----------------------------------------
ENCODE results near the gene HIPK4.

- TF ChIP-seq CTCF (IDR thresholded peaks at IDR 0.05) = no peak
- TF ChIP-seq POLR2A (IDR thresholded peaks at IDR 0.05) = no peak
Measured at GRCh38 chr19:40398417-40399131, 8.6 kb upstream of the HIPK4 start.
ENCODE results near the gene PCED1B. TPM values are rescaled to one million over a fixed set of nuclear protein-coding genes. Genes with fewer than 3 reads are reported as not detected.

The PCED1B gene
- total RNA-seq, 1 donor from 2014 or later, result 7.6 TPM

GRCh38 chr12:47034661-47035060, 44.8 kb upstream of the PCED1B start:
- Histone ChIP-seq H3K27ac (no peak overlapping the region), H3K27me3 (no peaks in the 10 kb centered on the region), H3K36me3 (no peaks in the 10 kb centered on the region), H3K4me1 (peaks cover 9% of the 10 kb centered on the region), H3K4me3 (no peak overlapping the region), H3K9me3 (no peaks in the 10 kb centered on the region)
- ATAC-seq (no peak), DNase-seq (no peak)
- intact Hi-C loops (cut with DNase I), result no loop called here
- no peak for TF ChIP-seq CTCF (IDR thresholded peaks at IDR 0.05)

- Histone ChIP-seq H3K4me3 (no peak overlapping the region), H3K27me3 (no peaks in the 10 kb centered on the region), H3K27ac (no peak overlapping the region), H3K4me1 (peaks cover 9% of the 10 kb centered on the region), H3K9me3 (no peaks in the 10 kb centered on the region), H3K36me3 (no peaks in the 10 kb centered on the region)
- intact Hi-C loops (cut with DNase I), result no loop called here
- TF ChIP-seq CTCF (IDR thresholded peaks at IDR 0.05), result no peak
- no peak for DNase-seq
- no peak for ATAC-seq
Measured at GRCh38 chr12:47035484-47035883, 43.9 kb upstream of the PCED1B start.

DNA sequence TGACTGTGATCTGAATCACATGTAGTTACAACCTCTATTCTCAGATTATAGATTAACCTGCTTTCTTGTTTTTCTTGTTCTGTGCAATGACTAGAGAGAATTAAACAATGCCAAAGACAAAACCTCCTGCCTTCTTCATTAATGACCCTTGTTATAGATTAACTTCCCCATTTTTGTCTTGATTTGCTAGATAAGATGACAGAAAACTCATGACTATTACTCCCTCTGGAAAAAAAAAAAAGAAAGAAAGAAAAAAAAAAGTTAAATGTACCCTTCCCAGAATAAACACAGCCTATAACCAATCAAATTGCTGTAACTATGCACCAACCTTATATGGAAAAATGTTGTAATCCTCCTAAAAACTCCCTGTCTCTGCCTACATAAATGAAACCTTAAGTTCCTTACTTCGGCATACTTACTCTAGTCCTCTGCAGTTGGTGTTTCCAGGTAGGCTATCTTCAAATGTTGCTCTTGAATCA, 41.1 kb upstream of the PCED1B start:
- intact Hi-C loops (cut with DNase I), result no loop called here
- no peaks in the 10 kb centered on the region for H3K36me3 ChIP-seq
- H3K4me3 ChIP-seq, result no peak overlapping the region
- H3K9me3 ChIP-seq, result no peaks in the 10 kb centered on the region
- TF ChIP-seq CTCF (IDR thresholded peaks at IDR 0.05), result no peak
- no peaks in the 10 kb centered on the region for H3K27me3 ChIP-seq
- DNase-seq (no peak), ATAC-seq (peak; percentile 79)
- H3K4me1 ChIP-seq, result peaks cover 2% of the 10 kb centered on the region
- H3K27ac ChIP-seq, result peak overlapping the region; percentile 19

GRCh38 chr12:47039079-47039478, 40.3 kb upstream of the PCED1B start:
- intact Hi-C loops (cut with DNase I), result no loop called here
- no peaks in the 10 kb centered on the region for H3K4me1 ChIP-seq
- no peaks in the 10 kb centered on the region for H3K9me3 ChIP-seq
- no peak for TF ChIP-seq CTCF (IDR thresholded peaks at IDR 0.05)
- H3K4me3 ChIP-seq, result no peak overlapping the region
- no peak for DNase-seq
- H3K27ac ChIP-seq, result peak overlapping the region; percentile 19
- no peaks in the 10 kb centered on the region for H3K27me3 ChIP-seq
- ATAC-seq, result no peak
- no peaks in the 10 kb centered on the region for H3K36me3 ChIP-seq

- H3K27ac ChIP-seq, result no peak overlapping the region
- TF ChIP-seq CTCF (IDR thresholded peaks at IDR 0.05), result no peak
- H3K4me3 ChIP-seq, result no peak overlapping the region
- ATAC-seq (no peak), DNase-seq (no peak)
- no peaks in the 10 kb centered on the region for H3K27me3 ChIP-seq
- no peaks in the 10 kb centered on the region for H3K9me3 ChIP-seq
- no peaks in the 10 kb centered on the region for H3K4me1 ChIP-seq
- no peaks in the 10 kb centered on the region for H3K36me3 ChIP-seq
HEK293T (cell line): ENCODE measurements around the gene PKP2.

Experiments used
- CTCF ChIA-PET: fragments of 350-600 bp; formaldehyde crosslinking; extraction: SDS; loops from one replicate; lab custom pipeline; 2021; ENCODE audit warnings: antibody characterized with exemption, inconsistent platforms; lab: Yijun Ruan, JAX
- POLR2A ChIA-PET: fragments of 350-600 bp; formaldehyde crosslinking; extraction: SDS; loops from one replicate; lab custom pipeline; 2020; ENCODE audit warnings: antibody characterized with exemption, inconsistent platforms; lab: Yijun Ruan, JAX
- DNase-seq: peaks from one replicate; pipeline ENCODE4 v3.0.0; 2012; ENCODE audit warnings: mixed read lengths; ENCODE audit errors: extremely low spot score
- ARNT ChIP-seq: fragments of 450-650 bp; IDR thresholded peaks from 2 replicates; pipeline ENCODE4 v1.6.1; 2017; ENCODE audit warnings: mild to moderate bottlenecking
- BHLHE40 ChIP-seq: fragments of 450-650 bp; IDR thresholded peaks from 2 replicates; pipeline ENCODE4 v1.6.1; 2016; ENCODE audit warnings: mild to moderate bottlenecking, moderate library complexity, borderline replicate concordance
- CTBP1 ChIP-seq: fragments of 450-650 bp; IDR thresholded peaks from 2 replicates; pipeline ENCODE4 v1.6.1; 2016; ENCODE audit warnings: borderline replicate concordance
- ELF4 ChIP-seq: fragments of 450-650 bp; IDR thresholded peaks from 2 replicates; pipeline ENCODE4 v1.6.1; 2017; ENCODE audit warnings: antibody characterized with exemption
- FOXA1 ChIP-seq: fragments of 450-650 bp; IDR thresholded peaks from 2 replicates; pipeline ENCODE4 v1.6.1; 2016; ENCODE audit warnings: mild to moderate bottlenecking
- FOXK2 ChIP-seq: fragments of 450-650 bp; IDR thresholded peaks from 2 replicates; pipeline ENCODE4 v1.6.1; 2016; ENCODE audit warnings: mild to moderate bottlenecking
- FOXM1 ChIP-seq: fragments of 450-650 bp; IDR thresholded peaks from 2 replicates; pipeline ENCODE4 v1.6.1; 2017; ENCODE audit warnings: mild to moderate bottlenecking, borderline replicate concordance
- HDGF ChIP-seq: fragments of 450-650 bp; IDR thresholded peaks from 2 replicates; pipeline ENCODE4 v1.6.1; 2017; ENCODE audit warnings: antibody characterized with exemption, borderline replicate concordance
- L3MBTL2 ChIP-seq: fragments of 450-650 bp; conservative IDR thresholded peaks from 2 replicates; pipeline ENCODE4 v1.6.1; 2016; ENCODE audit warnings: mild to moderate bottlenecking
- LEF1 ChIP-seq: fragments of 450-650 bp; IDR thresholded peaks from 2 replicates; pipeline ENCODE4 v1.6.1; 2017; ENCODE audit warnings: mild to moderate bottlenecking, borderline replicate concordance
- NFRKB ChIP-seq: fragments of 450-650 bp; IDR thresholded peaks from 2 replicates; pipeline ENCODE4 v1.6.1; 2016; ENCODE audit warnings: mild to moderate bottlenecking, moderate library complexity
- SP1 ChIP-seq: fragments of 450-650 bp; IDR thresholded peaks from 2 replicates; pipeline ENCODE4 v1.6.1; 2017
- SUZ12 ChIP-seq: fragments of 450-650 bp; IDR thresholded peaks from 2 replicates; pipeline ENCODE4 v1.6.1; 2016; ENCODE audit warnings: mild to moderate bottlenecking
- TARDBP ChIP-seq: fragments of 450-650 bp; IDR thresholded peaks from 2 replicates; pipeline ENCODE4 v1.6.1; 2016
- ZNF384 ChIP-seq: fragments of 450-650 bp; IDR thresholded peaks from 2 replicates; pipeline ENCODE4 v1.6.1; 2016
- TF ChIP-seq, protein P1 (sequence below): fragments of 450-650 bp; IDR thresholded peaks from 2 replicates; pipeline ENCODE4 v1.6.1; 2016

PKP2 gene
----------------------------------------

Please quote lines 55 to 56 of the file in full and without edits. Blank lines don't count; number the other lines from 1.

- CTBP1 ChIP-seq: fragments of 450-650 bp; IDR thresholded peaks from 2 replicates; pipeline ENCODE4 v1.6.1; 2016; ENCODE audit warnings: borderline replicate concordance
- ELF4 ChIP-seq: fragments of 450-650 bp; IDR thresholded peaks from 2 replicates; pipeline ENCODE4 v1.6.1; 2017; ENCODE audit warnings: antibody characterized with exemption